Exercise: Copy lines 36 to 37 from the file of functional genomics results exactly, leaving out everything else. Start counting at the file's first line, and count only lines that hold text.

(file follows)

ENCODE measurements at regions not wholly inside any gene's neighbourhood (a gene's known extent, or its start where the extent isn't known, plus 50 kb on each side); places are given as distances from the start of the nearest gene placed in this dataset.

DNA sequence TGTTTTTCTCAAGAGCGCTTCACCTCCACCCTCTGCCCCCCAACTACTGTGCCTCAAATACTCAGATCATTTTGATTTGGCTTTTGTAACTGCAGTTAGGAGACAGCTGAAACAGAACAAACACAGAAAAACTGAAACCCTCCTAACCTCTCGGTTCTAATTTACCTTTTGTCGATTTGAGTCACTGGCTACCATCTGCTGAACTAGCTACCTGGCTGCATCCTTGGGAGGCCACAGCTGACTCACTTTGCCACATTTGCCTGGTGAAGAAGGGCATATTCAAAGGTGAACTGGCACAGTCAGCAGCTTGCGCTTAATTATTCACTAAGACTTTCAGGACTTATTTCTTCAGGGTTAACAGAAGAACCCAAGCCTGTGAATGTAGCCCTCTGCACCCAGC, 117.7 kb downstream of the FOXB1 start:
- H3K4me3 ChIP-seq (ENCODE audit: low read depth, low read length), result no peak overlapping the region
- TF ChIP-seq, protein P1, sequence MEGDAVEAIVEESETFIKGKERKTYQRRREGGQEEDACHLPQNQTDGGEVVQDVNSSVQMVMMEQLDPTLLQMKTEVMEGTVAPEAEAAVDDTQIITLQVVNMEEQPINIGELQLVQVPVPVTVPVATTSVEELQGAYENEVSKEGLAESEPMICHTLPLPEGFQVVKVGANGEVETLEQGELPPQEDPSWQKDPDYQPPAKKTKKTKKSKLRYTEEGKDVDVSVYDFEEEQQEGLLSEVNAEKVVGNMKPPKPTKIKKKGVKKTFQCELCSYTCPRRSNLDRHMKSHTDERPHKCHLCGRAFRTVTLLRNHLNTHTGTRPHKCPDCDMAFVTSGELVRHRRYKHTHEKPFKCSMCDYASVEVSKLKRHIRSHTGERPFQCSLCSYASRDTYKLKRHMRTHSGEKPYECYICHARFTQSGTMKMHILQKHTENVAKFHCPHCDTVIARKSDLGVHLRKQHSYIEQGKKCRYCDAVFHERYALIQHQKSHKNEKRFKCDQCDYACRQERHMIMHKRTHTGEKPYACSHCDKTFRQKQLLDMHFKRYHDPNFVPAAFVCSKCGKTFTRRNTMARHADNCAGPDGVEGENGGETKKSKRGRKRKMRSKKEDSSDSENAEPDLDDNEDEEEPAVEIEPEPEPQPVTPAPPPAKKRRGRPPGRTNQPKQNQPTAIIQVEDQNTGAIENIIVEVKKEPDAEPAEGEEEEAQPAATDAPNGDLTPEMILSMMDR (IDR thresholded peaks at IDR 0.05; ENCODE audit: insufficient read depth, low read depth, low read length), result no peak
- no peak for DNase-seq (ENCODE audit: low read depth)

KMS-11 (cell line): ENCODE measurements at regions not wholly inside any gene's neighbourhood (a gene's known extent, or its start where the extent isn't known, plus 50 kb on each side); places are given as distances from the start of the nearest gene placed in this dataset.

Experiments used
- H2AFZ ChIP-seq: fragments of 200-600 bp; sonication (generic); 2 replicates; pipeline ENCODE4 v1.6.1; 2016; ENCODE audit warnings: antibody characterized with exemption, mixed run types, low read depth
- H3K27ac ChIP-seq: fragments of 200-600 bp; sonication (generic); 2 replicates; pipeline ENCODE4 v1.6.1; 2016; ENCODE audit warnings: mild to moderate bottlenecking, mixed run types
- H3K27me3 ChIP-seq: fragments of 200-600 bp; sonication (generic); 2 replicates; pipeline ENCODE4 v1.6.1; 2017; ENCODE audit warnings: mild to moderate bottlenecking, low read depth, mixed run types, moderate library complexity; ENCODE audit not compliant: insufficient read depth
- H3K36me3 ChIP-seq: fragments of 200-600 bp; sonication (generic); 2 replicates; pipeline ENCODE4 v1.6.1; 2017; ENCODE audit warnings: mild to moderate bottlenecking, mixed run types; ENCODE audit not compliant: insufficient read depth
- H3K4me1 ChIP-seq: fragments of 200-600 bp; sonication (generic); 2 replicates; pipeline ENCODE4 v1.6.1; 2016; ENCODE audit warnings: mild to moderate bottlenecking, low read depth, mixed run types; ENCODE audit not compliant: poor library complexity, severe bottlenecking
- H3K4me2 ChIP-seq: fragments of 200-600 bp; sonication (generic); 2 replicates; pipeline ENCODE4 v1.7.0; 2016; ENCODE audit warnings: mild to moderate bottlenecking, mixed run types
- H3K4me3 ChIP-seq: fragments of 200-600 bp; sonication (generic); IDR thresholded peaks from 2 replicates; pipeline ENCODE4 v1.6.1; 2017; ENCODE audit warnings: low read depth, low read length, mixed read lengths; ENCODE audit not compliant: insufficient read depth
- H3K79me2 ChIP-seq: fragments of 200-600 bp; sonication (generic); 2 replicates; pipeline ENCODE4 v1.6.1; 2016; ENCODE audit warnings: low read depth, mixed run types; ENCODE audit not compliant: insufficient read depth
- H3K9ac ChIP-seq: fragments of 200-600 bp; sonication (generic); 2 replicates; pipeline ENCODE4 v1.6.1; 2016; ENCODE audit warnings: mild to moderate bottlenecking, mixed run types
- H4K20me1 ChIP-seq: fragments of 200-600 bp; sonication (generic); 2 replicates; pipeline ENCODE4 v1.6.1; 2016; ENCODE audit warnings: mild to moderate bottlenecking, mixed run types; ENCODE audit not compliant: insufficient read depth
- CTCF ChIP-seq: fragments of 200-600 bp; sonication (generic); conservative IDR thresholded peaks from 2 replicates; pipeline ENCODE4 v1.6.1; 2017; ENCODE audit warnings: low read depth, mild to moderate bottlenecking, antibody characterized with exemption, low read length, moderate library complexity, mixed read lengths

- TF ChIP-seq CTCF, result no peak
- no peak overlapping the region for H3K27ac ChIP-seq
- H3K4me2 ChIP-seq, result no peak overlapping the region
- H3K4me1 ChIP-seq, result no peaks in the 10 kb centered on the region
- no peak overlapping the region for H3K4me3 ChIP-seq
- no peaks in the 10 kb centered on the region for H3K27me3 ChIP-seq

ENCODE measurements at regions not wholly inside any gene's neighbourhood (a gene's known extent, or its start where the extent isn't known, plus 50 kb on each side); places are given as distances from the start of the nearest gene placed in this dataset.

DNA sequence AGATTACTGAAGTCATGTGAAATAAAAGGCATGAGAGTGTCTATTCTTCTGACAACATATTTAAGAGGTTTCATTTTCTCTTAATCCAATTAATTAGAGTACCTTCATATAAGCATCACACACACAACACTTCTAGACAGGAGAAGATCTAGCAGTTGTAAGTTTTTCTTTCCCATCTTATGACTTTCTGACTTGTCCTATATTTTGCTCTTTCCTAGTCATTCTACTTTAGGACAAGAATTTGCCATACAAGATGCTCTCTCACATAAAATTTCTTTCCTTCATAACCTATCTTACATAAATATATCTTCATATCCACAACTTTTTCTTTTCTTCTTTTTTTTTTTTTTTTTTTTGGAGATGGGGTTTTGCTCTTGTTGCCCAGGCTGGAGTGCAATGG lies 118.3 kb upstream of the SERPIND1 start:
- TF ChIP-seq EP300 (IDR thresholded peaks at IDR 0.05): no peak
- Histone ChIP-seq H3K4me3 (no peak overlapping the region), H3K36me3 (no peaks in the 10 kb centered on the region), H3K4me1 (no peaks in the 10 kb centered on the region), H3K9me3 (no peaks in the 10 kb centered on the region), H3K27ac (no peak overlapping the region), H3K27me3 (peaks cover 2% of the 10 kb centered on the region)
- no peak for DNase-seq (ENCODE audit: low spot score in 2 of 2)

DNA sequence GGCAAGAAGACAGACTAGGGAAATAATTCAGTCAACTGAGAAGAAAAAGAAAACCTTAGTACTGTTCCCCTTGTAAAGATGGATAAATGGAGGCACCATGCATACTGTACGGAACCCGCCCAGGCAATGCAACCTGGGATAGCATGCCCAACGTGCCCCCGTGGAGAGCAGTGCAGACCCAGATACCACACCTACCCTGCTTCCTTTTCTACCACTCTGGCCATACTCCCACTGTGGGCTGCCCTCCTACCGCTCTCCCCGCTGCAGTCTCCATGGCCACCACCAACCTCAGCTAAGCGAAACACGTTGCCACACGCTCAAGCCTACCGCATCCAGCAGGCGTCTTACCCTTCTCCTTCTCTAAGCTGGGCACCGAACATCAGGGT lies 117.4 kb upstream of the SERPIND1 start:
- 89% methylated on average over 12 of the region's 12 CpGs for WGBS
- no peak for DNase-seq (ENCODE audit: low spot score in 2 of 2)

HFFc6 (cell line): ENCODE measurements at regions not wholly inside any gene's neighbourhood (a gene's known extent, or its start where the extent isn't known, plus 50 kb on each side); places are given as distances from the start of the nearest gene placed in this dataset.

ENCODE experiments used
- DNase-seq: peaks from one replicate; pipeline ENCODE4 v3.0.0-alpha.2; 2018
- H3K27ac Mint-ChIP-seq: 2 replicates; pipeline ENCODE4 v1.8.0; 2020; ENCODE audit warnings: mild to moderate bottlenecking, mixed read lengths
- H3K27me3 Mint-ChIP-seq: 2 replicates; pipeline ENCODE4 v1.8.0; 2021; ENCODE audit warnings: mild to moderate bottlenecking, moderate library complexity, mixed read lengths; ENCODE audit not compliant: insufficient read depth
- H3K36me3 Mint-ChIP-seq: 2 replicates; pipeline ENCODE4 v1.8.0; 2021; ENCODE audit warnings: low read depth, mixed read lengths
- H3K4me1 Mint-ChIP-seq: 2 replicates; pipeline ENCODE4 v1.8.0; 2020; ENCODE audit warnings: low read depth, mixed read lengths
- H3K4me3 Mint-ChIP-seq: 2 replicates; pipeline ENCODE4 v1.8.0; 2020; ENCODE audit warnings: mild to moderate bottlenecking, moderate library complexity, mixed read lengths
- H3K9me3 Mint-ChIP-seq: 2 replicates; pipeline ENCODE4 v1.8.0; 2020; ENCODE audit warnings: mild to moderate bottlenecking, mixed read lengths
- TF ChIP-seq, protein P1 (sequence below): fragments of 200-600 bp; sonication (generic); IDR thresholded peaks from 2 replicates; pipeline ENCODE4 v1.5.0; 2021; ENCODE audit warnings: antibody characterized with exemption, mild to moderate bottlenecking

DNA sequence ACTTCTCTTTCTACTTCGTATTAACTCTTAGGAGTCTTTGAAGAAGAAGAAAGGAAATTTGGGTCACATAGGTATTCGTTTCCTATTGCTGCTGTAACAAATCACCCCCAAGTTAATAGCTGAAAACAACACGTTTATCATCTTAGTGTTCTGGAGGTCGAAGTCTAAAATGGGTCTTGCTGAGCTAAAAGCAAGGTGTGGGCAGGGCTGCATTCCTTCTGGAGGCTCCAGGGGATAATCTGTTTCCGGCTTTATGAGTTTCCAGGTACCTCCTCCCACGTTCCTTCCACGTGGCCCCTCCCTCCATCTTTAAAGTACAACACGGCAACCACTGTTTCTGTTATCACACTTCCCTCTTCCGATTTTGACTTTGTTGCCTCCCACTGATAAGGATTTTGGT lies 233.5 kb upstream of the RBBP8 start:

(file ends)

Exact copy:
- H3K27ac Mint-ChIP-seq: 2 replicates; pipeline ENCODE4 v1.8.0; 2020; ENCODE audit warnings: mild to moderate bottlenecking, mixed read lengths
- H3K27me3 Mint-ChIP-seq: 2 replicates; pipeline ENCODE4 v1.8.0; 2021; ENCODE audit warnings: mild to moderate bottlenecking, moderate library complexity, mixed read lengths; ENCODE audit not compliant: insufficient read depth